Involuntary estrangement

The very painful matter of family estrangement is one that is sadly close to my heart. I find it astonishing to comprehend that in the UK the current estimation of grandparents being denied access to their grandchildren is one million. This heart-rending statistic is usually as a result of family breakdown or bereavement.

So many questions, how did this happen, why did this happen? Feelings of anger, pain, helplessness and confusion are overflowing at finding yourself in this situation. The heartbreak of being kept away from your grandchildren is undeniable but sadly with fragmented families on the increase it is becoming more common. Grandparent estrangement does not benefit the well-being of the grandchildren unless of course there is good reason such as the presence of violence or abuse.

I have noticed several articles recently about celebrity family rifts. The singer Olly Murs and his twin brother Ben have not spoken for several years and it has torn their family apart. After being estranged from her family for 9 years ex-Spice Girl Mel B has decided to resolve the feud with her relatives saying that she realised ‘life was too short’. Boxer Amir Khan’s wife has demanded that he choose between her and his family after a particularly bitter feud. Whatever the reasons for these three feuds are they all have one thing in common – children missing out on interaction with their grandparents.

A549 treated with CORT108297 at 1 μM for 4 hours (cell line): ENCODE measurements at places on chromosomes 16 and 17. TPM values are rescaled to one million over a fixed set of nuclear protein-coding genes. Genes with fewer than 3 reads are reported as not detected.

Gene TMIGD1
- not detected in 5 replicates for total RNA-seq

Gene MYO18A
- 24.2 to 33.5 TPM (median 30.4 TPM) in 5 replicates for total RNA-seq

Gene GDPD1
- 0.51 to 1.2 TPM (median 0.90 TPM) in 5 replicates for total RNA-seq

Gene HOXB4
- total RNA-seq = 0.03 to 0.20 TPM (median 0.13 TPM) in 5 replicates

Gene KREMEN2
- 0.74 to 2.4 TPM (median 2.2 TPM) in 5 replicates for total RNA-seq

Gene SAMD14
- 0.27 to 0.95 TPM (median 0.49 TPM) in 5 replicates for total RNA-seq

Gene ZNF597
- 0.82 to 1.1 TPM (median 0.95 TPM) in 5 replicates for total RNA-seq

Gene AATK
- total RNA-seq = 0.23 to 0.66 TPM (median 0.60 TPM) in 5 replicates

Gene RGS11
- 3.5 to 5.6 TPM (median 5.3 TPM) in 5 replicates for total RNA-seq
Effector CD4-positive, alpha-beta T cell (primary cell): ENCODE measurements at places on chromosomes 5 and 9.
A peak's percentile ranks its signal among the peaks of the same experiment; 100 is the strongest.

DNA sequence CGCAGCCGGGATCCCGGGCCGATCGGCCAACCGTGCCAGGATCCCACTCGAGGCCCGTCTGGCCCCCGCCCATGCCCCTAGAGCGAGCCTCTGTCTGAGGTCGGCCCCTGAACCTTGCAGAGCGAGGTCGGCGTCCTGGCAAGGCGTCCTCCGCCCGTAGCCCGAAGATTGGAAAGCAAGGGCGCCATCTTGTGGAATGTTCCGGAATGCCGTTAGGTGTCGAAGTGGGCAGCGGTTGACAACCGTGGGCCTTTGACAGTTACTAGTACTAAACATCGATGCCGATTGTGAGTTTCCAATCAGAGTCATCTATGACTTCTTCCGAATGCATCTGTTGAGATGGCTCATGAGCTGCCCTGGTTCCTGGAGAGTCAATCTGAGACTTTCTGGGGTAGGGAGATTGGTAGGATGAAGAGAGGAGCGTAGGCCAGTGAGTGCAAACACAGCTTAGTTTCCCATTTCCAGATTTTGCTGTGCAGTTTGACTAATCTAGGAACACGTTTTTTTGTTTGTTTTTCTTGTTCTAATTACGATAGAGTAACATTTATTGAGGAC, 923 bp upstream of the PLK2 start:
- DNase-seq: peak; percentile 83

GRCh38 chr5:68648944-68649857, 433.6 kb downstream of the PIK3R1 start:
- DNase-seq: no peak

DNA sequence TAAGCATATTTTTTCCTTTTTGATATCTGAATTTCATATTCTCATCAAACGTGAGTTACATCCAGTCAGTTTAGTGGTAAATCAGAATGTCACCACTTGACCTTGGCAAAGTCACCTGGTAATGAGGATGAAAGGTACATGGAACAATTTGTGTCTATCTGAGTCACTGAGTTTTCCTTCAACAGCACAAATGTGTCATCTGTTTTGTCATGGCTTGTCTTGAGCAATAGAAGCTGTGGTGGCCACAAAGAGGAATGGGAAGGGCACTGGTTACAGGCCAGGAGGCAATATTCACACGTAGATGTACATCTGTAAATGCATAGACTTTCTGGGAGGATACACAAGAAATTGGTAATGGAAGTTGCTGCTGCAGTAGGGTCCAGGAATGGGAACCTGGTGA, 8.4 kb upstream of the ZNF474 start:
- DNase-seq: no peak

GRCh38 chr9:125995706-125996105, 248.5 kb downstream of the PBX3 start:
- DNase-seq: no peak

It is difficult to understand how people who were always so close could end up so far apart. Healing the rift can feel like an impossibility especially if the cause of the relationship breakdown seems unjust or confusing. The conflict can really only be resolved if both parties are prepared to talk. Although if this is unlikely then seeking help via mediation could be a way forward.

If you are currently experiencing the distress of separation from your grandchildren, then there is support out there for you. The Grandparents Plus Support Network brings together grandparents who have lost contact with their grandchildren, to share experiences and provide them with useful information. They provide a Grandparents Contact Helpline on 0300 033 7015 which is open on Mondays and Fridays only between 2 – 4pm. Their team of trained staff and volunteers can offer confidential support.